Hall in Tirol



Hall in Tirol is a town in the state of Tyrol in Austria at 574 m above sea level. A. with 14,153 inhabitants (as of January 1, 2020). Hall is located in the Inn Valley, about ten kilometers east of the provincial capital Innsbruck. From 1938 to 1974 Hall was called "Solbad Hall".

Hall was first mentioned in a document in 1232 (Latin "salina in Intal iuxta Tavr castrum" "Saline in the Inn Valley near Thaur Castle") - the typical Hall name for salt production appears in a document in 1256 and 1263 ("ze Halle" "zu Hall" ).

Since the 13th century, the salt mine in Halltal has been the central industry of the city and the surrounding area. The importance of salt is also shown in the city coat of arms - two lions holding a salt vat. The salt was exported to Switzerland, the Black Forest and the Rhine region. The wood for the salt pans was also rafted from large parts of Tyrol on the Inn to Hall and fished out there using a wooden rake. The brine therefore had to be transported from the Halltal to near the river. Wooden pipes were used for this. In 1303, Hall was elevated to the status of a city and, due to the associated rights, it became a central market and trading town in North Tyrol (see below). In 1371, Duke Albrechts III. the markets of “statt ze Halle” and the “burger ze Halle” are expressly mentioned. In 1447 there was a severe setback in urban development, when large parts of the upper city were destroyed by a conflagration during a large city fire.

In 1477 Archduke Sigmund von Tirol moved the sovereign mint from Meran to Hall. The reason for this is probably to be found in the good fortification of the city and its proximity to the silver mines in Schwaz, which are now being exploited. Accordingly, it is hardly surprising that the first high-quality silver coin with the minting of the first thaler was struck in Hall in 1486. The mint in Hall was also very innovative in the 16th century; For example, machines, the so-called roller embossing machines, were used here for the first time for regular coinage. They became an export hit and came via Habsburg Spain (Segovia) to South America (Potosí), where the last copy of a roller embossing machine (a drafting device) has been preserved. Since its reopening in 2003, the coin museum in Hall's Hasegg Castle has had a reconstruction of this revolutionary machine.

The well-known Andreas Hofer Kreuzer from 1809, which were supposed to cover the urgent need for money during the Tyrolean struggle for freedom, were the last minting of the Hall mint.

In the 15th and 16th centuries, Hall was one of the most important cities of the Habsburg rule. There is a city view of Hall in the first courtyard of the Palazzo Vecchio in Florence, the paintings of which were made on the occasion of the wedding of Francesco I de Medici with a daughter of Emperor Ferdinand I. From 1501, Hall was also the place where the important collection of relics donated by the knight Florian Waldauf was shown to the numerous pilgrims. The Lutheran preachers who appeared particularly early in Hall, above all the important theologians Jacob Strauss and Urbanus Rhegius, managed to turn away from the excessive veneration of relics, which only gained popularity again with the Counter-Reformation.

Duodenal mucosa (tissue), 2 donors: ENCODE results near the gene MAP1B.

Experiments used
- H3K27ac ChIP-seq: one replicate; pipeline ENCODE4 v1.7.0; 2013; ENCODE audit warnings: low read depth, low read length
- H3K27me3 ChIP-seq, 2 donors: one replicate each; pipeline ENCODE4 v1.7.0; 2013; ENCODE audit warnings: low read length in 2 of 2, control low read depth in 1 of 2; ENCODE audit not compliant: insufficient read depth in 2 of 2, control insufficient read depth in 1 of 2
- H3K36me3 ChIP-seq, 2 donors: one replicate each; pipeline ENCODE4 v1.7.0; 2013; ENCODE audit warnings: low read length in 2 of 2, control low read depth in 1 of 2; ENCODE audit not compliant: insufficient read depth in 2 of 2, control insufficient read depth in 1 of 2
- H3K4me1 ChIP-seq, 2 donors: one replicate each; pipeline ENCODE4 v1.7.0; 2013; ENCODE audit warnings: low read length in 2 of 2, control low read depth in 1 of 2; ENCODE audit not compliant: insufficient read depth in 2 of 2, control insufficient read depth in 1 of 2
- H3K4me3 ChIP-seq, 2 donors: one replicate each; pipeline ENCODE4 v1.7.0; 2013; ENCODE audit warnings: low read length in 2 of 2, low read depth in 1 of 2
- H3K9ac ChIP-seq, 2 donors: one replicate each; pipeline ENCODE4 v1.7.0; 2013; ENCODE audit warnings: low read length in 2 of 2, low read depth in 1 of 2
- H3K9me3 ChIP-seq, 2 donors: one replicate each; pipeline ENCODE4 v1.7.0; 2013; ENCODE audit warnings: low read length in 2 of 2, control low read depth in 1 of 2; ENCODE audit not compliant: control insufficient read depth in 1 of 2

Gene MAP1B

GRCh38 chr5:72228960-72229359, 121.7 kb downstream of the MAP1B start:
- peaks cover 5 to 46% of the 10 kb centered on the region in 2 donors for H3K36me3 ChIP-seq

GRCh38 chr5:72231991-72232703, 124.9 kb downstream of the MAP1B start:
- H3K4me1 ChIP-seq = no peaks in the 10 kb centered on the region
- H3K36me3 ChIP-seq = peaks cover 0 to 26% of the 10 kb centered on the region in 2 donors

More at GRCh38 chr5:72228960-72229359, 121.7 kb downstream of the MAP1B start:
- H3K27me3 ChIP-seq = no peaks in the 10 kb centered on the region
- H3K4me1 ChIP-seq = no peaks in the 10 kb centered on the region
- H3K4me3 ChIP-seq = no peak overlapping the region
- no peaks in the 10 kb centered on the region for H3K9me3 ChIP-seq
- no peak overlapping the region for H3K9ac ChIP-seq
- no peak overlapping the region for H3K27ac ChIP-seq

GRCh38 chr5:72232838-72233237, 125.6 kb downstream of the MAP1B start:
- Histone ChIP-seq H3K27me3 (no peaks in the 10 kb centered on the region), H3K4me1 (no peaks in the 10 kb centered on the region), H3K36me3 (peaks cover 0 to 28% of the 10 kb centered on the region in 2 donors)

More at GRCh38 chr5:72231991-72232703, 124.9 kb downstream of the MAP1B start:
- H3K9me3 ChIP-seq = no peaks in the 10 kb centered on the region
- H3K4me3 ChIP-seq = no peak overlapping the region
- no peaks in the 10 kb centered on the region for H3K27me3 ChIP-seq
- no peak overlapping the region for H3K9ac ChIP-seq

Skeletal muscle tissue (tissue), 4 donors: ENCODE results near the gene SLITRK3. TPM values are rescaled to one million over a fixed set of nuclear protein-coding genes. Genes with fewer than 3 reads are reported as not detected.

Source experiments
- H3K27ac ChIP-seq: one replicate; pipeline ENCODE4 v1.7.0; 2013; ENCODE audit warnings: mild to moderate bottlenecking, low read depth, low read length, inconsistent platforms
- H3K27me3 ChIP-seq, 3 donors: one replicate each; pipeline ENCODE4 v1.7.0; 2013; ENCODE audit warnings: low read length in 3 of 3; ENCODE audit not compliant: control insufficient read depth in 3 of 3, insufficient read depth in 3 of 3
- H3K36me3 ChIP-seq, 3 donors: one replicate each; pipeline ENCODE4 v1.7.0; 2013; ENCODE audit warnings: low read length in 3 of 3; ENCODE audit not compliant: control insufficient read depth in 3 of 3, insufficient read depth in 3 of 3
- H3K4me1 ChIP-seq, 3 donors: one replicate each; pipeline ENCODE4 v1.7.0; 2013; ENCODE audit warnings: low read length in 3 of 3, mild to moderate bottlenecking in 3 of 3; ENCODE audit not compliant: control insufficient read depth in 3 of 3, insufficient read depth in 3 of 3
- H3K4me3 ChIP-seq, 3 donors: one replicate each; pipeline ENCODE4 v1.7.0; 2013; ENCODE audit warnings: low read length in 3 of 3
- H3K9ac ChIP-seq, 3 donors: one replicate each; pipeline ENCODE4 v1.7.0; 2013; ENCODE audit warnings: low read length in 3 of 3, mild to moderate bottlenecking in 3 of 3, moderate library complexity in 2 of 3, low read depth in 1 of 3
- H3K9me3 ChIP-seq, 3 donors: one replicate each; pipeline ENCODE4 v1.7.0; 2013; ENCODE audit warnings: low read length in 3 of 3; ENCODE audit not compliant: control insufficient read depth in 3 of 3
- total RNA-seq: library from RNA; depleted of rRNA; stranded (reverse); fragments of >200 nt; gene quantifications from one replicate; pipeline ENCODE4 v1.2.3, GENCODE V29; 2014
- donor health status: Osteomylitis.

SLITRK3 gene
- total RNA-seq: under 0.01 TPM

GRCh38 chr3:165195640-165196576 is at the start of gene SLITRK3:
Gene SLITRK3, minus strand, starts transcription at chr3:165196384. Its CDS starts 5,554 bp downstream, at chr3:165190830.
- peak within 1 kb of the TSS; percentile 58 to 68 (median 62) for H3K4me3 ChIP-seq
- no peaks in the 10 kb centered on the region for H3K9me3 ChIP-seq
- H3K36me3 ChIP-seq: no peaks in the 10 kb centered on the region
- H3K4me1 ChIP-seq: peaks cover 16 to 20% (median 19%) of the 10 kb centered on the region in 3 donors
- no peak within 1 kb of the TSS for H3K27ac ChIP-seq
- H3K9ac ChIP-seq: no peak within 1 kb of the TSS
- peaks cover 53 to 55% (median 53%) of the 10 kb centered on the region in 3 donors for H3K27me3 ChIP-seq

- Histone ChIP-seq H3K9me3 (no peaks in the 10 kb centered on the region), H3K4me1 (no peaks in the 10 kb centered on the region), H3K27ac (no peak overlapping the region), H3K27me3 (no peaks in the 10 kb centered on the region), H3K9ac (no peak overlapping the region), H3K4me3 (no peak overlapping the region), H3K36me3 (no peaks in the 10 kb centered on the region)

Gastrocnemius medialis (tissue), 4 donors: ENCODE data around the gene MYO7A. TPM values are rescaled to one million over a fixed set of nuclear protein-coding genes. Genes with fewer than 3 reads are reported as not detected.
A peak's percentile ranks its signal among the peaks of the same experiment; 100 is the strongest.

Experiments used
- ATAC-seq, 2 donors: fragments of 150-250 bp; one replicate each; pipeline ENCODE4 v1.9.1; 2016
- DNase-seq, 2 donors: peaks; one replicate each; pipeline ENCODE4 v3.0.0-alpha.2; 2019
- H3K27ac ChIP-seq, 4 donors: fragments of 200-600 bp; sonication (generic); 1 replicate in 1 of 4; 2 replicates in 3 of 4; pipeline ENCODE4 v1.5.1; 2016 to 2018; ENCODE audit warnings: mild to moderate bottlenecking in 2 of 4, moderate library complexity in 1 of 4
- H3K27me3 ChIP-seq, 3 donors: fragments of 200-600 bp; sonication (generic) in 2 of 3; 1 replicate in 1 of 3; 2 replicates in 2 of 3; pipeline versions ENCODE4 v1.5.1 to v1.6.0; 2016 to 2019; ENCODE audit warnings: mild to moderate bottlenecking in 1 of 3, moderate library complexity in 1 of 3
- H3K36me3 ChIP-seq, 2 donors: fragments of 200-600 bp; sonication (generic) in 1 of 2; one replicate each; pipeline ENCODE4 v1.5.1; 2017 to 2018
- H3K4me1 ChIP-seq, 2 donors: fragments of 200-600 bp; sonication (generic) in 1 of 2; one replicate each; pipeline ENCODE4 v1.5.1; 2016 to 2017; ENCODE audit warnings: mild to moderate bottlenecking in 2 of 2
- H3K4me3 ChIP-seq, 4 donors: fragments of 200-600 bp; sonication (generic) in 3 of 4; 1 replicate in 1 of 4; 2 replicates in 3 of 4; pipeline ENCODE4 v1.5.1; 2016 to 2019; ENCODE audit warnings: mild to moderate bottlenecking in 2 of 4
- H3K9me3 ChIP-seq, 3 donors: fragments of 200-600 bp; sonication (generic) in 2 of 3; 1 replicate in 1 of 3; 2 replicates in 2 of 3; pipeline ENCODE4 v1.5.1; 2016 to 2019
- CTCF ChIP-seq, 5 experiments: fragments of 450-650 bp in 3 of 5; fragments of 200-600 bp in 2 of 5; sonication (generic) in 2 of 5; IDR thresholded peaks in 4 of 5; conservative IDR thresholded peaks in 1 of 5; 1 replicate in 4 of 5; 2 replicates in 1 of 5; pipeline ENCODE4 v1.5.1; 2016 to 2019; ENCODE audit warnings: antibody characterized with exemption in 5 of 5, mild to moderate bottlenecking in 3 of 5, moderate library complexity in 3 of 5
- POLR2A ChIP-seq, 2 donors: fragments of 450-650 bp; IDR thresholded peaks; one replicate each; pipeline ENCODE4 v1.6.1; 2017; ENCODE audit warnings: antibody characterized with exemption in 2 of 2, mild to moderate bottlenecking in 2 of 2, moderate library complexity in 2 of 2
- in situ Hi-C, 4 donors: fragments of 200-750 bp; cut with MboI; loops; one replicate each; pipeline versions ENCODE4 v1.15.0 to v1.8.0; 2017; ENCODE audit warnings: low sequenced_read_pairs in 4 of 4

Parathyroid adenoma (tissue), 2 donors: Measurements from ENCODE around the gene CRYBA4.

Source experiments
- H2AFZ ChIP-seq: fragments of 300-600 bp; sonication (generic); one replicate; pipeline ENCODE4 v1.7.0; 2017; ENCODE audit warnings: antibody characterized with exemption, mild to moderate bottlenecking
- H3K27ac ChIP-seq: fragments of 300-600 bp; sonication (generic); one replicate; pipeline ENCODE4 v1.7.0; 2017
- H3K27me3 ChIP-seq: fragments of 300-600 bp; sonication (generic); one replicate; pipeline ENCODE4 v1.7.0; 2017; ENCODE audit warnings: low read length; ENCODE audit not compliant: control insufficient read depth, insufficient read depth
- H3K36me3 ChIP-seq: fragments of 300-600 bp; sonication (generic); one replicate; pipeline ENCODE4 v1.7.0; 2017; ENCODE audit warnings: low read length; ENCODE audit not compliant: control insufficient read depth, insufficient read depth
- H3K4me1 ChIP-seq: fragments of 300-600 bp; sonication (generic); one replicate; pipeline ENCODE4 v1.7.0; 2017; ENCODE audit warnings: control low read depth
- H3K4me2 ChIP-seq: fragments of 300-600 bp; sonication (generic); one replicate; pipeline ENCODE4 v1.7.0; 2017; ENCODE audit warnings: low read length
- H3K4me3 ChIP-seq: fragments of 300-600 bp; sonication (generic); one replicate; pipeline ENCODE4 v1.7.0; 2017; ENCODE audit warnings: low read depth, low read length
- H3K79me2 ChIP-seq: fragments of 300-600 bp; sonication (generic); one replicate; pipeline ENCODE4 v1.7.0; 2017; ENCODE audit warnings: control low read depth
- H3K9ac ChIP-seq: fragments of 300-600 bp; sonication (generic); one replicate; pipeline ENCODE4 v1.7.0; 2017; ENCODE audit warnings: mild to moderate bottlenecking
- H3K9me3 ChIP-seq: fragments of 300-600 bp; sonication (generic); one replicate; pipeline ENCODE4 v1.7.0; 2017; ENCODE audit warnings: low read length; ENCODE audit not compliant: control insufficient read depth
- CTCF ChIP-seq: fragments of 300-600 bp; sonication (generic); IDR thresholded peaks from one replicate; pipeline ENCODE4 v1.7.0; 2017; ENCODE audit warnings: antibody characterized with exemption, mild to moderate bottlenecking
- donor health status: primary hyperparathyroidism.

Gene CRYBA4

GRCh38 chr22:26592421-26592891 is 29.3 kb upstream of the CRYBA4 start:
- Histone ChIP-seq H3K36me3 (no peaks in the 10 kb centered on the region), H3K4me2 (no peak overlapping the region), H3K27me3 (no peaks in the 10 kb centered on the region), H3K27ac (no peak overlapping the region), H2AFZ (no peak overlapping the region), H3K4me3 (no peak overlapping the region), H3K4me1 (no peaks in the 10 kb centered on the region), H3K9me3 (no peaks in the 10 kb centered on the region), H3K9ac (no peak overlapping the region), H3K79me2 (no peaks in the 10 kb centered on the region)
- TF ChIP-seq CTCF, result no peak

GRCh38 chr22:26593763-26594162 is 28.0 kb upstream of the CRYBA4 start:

The Haller Damenstift was founded in 1567; a little later, buildings for the convent of the Jesuits located here were erected near the newly built All Saints Church. In 1644 construction of the Franciscan monastery began at its current location. A great earthquake on July 17, 1670 destroyed most of the city's towers and caused great damage; The earthquake pillars for strengthening older houses still show the extent of the quake in the old town. This earthquake is estimated to have a strength of 5.2 on the Richter scale and is one of the strongest earthquakes in Austria.

The Tyrolean priest and folk poet Reimmichl, Sebastian Rieger, lived and worked in Heiligkreuz for many years.


During the Austro-Hungarian monarchy until 1914, Hall was a garrison town for the IV Battalion of the Tyrolean Kaiserjäger Regiment No. 4. During World War II, the bombing of the railway station, which is important for the Inn Valley route, caused considerable damage in the south-west of the city; the old town was spared major damage. On December 19, 1944, the railroad crossing at Loretto was destroyed by seven bomb hits. However, traffic on the Lower Inn Valley Railway and tram line 4 could be resumed after just a few weeks. On February 16, 1945, a carpet of bombs with a total of 323 impacts completely destroyed all railway systems and surrounding buildings. This meant that Hall station remained switched off until the end of the war. The second bomb attack left 70 dead and sparked several medium-sized fires. As the only culturally and historically significant building, the Salvator Church was hit in the attack on February 16, 1945. However, a fresco by the South Tyrolean painter Hans von Bruneck was discovered on the eastern wall of the choir. When, on May 3, 1945, at 9:15 a.m., American tanks approaching from Innsbruck moved into the Untere Stadtplatz, the Second World War was over for Hall.

The idea pursued shortly before the Second World War to turn Hall into a health resort (hence the name change to Solbad Hall in 1938) could only be implemented to a limited extent due to the chaos of war. With the Aus der Saline, the plans for a systematic expansion of the city into a health resort were buried, which was expressed in 1974/75 in the return to the old city name Hall in Tirol.